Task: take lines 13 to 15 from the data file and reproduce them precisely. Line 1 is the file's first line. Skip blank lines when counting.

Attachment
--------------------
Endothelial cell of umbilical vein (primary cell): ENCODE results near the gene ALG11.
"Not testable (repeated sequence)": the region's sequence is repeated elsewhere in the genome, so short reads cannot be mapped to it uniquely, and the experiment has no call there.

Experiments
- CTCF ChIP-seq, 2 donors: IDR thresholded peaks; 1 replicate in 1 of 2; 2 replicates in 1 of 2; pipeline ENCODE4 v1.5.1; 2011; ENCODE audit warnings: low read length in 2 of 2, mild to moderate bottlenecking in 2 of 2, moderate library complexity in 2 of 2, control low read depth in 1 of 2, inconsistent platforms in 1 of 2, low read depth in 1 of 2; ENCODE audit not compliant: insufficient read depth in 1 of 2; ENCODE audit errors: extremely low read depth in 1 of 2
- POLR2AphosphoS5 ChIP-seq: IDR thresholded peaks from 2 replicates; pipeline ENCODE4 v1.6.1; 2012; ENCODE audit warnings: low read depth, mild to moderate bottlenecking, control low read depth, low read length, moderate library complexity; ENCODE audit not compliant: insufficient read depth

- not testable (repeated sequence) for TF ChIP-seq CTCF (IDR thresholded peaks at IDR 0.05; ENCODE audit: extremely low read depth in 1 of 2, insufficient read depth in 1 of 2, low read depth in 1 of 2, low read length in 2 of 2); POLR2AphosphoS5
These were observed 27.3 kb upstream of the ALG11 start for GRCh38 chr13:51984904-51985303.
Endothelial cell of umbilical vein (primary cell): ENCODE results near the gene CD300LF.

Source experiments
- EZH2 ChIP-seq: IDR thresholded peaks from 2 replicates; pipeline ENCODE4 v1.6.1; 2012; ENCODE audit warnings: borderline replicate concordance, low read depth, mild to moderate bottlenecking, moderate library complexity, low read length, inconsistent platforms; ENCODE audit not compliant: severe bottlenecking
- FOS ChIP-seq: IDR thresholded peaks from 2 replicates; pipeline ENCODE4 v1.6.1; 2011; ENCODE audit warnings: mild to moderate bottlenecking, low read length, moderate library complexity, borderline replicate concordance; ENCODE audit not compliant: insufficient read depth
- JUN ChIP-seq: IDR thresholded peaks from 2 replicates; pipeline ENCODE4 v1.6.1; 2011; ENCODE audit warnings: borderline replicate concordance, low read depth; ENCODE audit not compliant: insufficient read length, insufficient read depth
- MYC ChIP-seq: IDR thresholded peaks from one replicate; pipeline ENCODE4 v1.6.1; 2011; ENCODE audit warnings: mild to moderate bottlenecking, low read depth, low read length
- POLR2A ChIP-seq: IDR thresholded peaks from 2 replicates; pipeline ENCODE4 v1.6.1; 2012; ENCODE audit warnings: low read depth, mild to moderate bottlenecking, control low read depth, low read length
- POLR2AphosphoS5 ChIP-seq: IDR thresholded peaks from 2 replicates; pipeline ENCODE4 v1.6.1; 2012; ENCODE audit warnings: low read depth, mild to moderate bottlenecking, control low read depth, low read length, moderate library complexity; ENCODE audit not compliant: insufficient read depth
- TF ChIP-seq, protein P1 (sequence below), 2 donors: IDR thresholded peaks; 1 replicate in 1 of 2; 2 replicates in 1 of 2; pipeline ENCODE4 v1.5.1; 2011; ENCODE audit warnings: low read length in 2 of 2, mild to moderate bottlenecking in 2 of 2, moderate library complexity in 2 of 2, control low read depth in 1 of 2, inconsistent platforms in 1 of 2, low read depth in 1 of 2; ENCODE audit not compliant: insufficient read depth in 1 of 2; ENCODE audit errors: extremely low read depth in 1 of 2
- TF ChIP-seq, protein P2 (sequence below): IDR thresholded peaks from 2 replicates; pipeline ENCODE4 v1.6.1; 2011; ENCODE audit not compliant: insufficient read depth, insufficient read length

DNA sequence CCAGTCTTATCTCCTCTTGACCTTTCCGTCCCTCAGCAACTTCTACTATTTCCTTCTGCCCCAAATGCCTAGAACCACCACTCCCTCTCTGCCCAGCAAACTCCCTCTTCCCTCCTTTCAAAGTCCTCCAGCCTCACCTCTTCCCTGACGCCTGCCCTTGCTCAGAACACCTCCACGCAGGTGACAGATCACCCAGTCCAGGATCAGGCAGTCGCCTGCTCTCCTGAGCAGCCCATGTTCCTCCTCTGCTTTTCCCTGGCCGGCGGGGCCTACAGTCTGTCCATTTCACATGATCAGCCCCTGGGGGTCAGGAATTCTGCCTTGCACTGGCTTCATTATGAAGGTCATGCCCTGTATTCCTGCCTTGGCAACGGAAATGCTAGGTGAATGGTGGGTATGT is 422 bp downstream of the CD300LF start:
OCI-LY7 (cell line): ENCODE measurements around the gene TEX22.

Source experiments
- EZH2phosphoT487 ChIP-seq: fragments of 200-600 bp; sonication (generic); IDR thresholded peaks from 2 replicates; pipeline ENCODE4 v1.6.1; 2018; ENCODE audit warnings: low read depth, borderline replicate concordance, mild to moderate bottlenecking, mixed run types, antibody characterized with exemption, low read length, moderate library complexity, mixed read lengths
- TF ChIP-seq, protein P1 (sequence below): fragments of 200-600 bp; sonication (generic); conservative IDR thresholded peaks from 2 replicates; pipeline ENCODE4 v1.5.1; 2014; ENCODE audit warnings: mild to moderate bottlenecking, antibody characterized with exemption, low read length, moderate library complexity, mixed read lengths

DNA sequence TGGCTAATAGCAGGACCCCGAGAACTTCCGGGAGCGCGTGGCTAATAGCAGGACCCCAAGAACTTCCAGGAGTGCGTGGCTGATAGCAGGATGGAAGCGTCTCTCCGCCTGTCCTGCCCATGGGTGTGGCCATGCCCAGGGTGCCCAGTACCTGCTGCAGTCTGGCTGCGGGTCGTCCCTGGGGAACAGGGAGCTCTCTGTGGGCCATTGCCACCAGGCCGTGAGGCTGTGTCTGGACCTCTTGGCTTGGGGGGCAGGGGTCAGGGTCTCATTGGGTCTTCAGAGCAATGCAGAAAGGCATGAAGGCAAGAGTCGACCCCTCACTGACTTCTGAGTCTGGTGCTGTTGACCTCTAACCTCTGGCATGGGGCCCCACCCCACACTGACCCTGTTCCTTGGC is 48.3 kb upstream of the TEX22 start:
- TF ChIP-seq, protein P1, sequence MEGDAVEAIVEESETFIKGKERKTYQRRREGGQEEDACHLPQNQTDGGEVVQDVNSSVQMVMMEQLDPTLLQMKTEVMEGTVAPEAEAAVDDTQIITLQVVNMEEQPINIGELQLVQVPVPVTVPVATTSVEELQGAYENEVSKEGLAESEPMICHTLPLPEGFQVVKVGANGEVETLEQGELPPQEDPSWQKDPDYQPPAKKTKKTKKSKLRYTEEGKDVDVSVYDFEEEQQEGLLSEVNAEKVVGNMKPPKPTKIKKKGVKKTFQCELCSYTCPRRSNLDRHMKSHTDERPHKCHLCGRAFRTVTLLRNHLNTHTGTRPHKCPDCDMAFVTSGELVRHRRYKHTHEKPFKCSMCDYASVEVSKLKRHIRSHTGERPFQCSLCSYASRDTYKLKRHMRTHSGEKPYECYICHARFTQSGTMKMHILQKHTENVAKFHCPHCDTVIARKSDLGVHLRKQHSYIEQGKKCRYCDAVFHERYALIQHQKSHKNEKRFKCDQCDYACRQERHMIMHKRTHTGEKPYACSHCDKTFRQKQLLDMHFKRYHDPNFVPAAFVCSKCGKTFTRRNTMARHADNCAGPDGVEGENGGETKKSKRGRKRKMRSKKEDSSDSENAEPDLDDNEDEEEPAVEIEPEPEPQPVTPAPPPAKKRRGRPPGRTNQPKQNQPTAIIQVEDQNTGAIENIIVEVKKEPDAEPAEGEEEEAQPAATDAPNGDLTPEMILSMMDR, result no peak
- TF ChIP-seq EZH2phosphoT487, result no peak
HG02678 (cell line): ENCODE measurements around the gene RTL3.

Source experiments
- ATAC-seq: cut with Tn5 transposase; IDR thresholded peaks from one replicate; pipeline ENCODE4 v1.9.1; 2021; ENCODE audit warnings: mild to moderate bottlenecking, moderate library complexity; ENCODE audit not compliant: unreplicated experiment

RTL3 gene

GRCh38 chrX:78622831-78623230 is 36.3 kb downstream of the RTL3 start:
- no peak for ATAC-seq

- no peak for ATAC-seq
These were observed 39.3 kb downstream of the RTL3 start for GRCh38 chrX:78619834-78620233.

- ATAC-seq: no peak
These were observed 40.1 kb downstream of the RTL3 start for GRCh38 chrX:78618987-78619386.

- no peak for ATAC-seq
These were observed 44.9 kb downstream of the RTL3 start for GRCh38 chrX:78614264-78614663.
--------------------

- MYC ChIP-seq: IDR thresholded peaks from one replicate; pipeline ENCODE4 v1.6.1; 2011; ENCODE audit warnings: mild to moderate bottlenecking, low read depth, low read length
- POLR2A ChIP-seq: IDR thresholded peaks from 2 replicates; pipeline ENCODE4 v1.6.1; 2012; ENCODE audit warnings: low read depth, mild to moderate bottlenecking, control low read depth, low read length
- POLR2AphosphoS5 ChIP-seq: IDR thresholded peaks from 2 replicates; pipeline ENCODE4 v1.6.1; 2012; ENCODE audit warnings: low read depth, mild to moderate bottlenecking, control low read depth, low read length, moderate library complexity; ENCODE audit not compliant: insufficient read depth